Wednesday, 16 December 2009

Up the wrong tree? Social exclusion in the network society Yesterday, absorbed in that well-known activity of looking for something else, I happened across a book chapter on 'income inequality and the information society'. It argues that poor people stand to be excluded from the information society by being priced out of commercial information services, 'and left with an impoverished and over-stretched system of public provision which is increasingly unable to meet their needs.' The second bit resonates at least, and it's a curious little discovery just after a colleague and I had a meeting in a borough which has challenging levels of poverty and low levels of technology use. The author was the much-respected Graham Murdock and the chapter appeared in Excluding the poor, published in 1986 by the Child Poverty Action Group (still listed on their publications page). It's a good example of the thinking at the time around what was called 'information poverty' and concerns over the levels of exclusion that would result from these things called computers, telecomms and databases. I was involved in a lot of the debates at the time and we thought the threats were very real. But they did not really emerge. It's hard to say how much of that is down to the refreshing initiatives taken by the incoming Labour government in 1997. Perhaps it was even down to the influence on those policies of people like Graham Murdock. Or were we all just wrong about information use and poverty? Britain did indeed become information-intensive, but we stopped hearing arguments about the widespread denial of access to information for people in poverty. Then we started to see adverts on the London tube with the mysterious letters 'www'. Around 1999-2000 I served on a government task group tasked to consider 'access to IT'. Suddenly the issue was about people on low incomes getting their hands on the technology which provided access to the information they weren't otherwise being denied. Then came an insistence in some quarters that people on low incomes weren't participating in this tech-binge because the diet wasn't to their taste, ie there wasn't enough content of the right kind. This was accompanied and then succeeded by efforts to promote a more empowering, less philanthropical approach, which would necessarily mean stimulating self-publishing. Oh and then something called web 2.0 came along, and behold, before long people did publish stuff themselves. (See, in this respect, my thoughts about where local websites fit into this history). So where are people on low-incomes in all this now? Sorted? If it wasn't about access to information sources; and it's clearly not about appropriate content if it ever was; and for all the rhetoric about 'digital divide' it's no longer significantly about access to the kit or connections; is there still a sense in which people who experience exclusion are constrained in their use of information and communication technology to address their own circumstances? Yes there is, as I and my colleague heard clearly while we sat in a town hall the other day learning...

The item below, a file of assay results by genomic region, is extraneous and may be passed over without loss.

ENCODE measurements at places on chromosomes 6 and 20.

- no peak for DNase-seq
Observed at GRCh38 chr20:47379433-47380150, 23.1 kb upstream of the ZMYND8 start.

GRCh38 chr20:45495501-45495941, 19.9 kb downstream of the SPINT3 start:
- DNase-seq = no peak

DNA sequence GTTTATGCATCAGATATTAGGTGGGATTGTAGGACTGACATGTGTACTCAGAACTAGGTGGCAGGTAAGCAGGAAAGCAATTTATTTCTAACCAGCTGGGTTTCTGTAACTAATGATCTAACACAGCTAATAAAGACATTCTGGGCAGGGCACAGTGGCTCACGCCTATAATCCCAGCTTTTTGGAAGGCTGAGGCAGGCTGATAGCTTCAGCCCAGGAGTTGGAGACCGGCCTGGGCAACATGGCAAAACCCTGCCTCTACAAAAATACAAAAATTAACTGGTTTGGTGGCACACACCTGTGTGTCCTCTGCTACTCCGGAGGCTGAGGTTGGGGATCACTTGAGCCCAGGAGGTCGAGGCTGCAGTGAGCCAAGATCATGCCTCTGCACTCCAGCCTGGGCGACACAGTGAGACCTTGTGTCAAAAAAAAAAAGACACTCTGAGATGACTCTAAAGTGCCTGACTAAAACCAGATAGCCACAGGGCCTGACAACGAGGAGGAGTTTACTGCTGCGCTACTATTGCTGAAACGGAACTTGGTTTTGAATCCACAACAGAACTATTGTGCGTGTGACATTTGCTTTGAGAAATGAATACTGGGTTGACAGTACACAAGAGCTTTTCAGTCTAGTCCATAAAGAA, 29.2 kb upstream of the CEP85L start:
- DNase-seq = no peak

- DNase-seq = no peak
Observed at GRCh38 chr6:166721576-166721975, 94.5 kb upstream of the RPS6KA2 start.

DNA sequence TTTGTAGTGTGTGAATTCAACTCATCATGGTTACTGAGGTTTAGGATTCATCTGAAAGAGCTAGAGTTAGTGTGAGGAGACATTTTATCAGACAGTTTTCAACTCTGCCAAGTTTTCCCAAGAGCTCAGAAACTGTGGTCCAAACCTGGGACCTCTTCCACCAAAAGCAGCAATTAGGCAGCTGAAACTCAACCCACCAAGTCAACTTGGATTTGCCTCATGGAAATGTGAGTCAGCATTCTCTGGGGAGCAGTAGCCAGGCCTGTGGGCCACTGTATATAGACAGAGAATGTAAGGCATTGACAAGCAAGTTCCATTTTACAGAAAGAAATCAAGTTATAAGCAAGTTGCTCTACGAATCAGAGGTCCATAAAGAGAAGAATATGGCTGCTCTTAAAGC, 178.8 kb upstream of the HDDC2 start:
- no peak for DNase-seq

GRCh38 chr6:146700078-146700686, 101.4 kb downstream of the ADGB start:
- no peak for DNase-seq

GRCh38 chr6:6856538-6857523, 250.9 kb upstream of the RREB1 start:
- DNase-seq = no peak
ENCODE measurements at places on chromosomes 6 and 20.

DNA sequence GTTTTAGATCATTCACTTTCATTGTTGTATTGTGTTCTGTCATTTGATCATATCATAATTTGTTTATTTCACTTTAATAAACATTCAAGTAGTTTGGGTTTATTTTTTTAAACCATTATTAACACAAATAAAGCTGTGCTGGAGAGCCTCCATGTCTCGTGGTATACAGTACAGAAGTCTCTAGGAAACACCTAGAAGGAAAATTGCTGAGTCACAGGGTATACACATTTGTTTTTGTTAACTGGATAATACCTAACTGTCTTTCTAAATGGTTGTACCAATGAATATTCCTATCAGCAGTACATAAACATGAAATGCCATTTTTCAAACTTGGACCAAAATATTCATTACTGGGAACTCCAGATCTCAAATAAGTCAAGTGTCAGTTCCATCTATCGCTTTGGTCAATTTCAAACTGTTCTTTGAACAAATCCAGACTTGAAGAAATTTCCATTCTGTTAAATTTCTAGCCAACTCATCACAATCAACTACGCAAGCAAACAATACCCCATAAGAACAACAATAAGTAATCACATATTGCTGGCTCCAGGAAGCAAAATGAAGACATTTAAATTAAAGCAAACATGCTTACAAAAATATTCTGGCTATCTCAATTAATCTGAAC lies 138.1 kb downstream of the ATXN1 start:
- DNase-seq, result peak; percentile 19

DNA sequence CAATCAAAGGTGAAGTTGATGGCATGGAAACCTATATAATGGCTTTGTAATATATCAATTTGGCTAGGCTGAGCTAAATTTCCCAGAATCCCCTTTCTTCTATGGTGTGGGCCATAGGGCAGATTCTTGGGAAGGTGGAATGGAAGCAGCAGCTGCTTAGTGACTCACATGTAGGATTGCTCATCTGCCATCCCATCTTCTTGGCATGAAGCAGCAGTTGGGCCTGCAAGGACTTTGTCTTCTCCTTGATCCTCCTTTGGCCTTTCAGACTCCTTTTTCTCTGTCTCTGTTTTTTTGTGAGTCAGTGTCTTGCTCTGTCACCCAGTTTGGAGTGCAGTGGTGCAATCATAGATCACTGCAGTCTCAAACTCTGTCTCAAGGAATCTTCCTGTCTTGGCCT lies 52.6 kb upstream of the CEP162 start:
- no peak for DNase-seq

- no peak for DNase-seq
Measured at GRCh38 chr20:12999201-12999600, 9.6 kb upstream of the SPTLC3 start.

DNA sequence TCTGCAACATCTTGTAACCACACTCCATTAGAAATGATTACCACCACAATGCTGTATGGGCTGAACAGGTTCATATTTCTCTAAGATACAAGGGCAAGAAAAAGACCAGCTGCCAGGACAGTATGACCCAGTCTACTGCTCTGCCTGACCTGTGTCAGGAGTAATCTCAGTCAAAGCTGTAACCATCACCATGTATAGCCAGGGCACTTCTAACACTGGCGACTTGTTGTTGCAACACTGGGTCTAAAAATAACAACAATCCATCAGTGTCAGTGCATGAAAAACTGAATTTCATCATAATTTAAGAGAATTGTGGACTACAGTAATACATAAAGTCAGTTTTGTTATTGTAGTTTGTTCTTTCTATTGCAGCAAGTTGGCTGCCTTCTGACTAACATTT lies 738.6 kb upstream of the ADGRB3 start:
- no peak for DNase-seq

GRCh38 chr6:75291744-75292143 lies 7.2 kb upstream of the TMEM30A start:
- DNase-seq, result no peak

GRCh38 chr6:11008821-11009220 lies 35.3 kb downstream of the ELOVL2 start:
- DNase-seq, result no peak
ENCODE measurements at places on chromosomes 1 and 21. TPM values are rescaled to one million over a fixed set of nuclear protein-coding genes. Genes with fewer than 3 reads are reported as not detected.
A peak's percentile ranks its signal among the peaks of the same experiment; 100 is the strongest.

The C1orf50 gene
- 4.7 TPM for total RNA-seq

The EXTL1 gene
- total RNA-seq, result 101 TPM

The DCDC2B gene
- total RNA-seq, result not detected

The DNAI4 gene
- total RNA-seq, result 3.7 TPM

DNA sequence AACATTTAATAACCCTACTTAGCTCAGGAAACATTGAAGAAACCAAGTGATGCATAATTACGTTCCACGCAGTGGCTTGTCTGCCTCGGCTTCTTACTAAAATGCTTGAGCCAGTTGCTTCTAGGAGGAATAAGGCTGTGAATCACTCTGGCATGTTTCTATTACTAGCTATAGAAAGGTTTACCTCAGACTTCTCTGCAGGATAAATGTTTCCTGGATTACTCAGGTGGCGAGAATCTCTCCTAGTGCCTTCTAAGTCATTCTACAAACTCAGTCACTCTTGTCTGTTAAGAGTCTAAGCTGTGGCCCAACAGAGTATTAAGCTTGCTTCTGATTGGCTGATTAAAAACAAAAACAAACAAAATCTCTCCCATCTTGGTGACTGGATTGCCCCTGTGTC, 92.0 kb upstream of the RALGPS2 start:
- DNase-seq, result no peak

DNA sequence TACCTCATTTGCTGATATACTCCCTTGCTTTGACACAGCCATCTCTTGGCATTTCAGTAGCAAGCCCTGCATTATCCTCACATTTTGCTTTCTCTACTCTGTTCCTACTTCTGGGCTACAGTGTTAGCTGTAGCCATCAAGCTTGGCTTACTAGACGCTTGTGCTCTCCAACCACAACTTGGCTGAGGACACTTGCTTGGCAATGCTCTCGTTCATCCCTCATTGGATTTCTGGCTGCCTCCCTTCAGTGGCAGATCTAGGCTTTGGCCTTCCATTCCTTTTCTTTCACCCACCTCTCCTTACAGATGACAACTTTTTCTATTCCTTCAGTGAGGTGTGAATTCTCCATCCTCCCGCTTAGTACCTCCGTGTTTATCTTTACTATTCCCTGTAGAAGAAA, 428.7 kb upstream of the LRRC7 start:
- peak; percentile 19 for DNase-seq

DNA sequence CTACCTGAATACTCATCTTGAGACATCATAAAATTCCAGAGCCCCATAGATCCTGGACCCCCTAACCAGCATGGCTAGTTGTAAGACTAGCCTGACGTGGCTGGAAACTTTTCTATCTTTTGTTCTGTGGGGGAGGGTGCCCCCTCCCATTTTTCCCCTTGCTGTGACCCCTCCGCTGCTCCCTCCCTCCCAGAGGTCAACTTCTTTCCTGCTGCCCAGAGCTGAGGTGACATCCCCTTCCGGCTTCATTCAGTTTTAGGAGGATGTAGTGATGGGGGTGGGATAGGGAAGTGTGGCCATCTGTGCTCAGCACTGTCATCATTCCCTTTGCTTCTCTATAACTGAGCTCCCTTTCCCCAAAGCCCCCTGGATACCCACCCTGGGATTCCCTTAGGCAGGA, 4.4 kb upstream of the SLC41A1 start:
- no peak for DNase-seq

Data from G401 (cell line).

Decline in informal volunteering: time for a network solution? The latest topic reports from the 2007-2008 citizenship survey have been published, one on race, religion and equalities, and this one on volunteering which shows a 2% overall drop in regular informal volunteering and a 5% decrease among young people. Informal volunteering covers things like giving advice, transporting or escorting someone, keeping in touch with someone, doing shopping, collecting pension, writing letters, filling in forms and so on. Back in October we had the headlines for the first quarter of 2009 which revealed an overall 5% decline among adults volunteering informally 'at least once in the 12 months prior to interview.' I note that the latest release is from pre-recession data. As I wrote in October, I fear this 5% statistic is a tiny marker of a major social problem. I wonder how policy is going to respond? Comparable decline in formal volunteering might bring specific investment through the volunteering agencies: but who assumes responsibility for promoting informal volunteering? Whose desk does this problem land on? The general erosion of informal interaction at neighbourhood level has worrying implications, because it’s the invisible foundation of many other social benefits we ought to be able to take for granted. We co-produce safety in our own neighbourhoods just as we co-produce our own health and the socialisation of our children. It would be nice to think we also co-provide the dignified ageing of our elders. We can't do that if fewer and fewer people are informally helping each other out. In some ways perhaps it's as well if there isn't a policy in-tray for this issue, because policy makers tend to reach for their favourite organisations and in my view it's not an issue for organisations but for network-based initiatives. Someone said to me the other day that there is a local authority that seems to think Fix My Street is theirs in some sense: it's so successful that they don't realise it's not their organisation's product - a result of hierarchical organisational decision-making, which is the only form of behaviour they understand. How do we come up with a Fix My Street type solution to the decline in informal support? One answer might be Talk About Local, which is promoting local social blogging. Since it's not an explicit purpose of the project, it might not be fair to measure the impact on informal volunteering over time in areas where Talk About Local has generated activity, but it would be interesting.

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